Smart Cities Protect Health and Life of Urban Residents Globally
The world is rapidly urbanizing. Although cities have the greatest wealth on earth, they also generate 70 percent of CO2 emissions and consume two-thirds of energy globally. Their sustainable growth is in question as more people move into cities. Cities pile Internet-based devices in streetlights, municipal infrastructure, and parking meters into a "technological" part of smart city to improve the city's livelihood and optimize its resources. Smart cities use IoT to raise the standard of living of their citizens in dealing with large developers and emerging startups.
Traffic in cities is one of the most common concerns. On the roads and motorways, congestion leads to not only accidents but also over-emissions of CO2. Smart cities introduce features such as congestion sensors for diversion of vehicles and smart parking meters to show drivers available car parks and minimize driving time. Equipped with large energy consumption are key to everyday activities. Cities such as Singapore want to alter this with innovative IoT cooling systems. These systems optimize the level of heating, refreshment, and energy consumption based on each room's activity, saving about 32 percent on HVAC costs. Similarly, for 45 percent of its municipal buildings, Seattles uses smart analytical systems.
Water and power are key to the way of life but are often poorly maintained. Utilizing IoT, smart cities monitor and assimilate energy use in any situation. San Diego saves $250,000 per annum on electricity costs, with lights that only shine when cars or foot approach. A smart grid illustrates an IoT solution that is resource reliable. The innovation can assess city-wide energy consumption and provide each household with only the optimum supply.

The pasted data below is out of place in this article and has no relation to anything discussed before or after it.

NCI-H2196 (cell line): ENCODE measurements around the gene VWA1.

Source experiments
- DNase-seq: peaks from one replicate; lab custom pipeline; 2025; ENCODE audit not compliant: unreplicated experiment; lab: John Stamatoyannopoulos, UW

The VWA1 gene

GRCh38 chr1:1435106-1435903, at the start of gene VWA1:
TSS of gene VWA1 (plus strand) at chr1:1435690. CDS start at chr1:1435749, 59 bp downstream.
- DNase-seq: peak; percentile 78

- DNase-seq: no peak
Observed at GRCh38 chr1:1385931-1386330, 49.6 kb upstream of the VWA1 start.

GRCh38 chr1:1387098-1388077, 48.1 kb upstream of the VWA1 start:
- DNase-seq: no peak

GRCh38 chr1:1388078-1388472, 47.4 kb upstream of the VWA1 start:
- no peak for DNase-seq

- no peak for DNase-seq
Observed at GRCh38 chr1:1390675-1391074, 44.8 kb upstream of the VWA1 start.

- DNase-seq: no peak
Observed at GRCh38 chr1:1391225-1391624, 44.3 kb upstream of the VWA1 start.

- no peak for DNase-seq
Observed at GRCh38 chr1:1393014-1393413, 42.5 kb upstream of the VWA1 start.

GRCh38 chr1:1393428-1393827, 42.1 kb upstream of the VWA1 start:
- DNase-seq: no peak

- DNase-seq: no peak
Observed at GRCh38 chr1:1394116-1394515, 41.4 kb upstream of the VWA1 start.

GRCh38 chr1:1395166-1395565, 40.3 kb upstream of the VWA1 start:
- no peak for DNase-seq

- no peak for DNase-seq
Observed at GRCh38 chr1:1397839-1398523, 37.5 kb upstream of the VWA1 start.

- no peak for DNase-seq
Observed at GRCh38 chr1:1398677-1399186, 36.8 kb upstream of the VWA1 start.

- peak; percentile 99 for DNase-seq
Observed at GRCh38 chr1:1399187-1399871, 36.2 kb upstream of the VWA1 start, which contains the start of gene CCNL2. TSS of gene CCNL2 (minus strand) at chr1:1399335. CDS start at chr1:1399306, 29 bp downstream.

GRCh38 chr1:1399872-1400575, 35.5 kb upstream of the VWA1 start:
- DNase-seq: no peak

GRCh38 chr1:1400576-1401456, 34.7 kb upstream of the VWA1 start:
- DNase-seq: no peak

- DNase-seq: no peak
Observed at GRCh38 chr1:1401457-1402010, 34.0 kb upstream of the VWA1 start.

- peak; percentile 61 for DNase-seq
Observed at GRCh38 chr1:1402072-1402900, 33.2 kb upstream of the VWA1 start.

With a deeper understanding of sustainability and global warming, smart cities are using IoT to reduce their carbon footprint. The cities can control their pollution and CO2 levels, from filling their buildings with greenery to enhancing weather response plans. For instance, by detecting sources of pollution, mainly building and trafficking, and redirecting those sources, Peking has decreased deadly airborne pollutants by 20 percent.
Smart cities are networked hubs which coordinate IoT and the results through partnerships between private and public to address real problems. Smart cities protect the health and life of urban residents globally, from reducing energy use through developing traffic conditions.